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A federal judge Tuesday blocked Election Day voter registration at polling places in Illinois, declaring a state law allowing the practice unconstitutional because it created one set of rules for cities and another for rural areas.  Voters will still be able to register Nov. 8 and cast a ballot for president but only at a limited number of sites, including the county clerk's office, according to the Illinois State Board of Elections. Continue reading.
Gov. Rick Snyder today signed legislation — approved by the Michigan Legislature last month — that would require schools to hold back third-graders who are more than a grade level behind in the subject.  The provisions go into effect for the 2019-20 school year. Continue reading.
Voters in four states appear likely to approve ballot measures that would legalize marijuana for recreational purposes, according to recent surveys, while voters are split on the question in a fifth state.  The polls, taken over the last few weeks, demonstrate a seismic shift in the politics of pot. Even a decade ago, voters rewarded politicians who promised to redouble the war on drugs. Continue reading.
The state of Ohio plans to resume executions in 2017 with a new three-drug combination.   The state will use the drugs midazolam, rocuronium bromide and potassium chloride. To make the switch the state is expected to adopt new execution protocol by the end of the week. Continue reading.
In a 2-1 decision, the appeals court reversed the lower court's ruling, sending the case back for remedy, CNN reported.  According to the ruling, the purge would affect thousands of Ohio voters who don't vote regularly "even if he or she did not move and otherwise remains eligible to vote." Continue reading.
Constance Todd, 70 years old and a diligent voter in elections local and national, did not know what to make of the letter she got from the local registrar this month.  “You have been convicted of a felony involving moral turpitude,” it read, apparently referring to a conviction for a series of bad checks from 20 years ago, “which disqualifies you from voting under Amendment 579 of the Constitution of Alabama.” Continue reading.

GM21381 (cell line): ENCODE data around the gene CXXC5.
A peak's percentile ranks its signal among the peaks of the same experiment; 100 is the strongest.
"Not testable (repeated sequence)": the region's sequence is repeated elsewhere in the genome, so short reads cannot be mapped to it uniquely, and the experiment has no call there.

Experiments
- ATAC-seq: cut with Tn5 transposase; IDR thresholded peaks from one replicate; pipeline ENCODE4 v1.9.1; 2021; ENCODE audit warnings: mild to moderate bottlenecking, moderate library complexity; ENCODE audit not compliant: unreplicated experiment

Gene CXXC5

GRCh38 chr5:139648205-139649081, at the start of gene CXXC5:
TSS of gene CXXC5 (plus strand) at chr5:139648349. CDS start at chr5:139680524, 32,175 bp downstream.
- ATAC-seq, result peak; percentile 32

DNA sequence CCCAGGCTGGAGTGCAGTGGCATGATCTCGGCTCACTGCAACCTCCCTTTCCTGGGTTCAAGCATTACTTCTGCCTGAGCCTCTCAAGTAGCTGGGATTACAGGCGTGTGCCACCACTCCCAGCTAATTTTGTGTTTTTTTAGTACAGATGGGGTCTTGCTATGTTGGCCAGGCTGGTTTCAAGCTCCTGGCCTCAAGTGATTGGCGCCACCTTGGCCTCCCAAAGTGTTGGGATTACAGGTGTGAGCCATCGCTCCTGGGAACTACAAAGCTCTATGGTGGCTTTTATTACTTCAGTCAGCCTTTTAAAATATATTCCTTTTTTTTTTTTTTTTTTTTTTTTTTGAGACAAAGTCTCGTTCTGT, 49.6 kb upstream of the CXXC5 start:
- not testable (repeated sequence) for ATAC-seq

When an unmarried couple with children breaks up, it is often a matter of packing boxes, divvying up property, and maybe getting an order for child support from a local court.  Unlike a divorcing couple, their split is not typically guided by legal standards that dictate how much money they owe each other, or how much time they get to spend with their kids once they separate. And, particularly for unmarried fathers, that lack of legal oversight can mean a long fight for custody of their children.  Continue reading.
Why are black preschoolers in America more than three times as likely to be suspended than their white classmates?  Perhaps because teachers are more likely to expect young black children — especially young black boys — to misbehave, according to a new Yale study. Continue reading.
In Charlotte, North Carolina last month, protesters outraged at the police shooting of Keith Scott demanded something fairly new to such events: that police release video of the incident.  In TV news footage they could clearly be heard chanting, “No tapes, no peace!”  Continue reading.
Gov. Jerry Brown signed two bills Wednesday intended to help students graduate from California public colleges and universities in four years.  One bill would create programs at Cal State campuses to give students extra support from academic advisers and priority registration in classes. Students in the programs would need to take a minimum number of credits and maintain a qualifying GPA. Continue reading.

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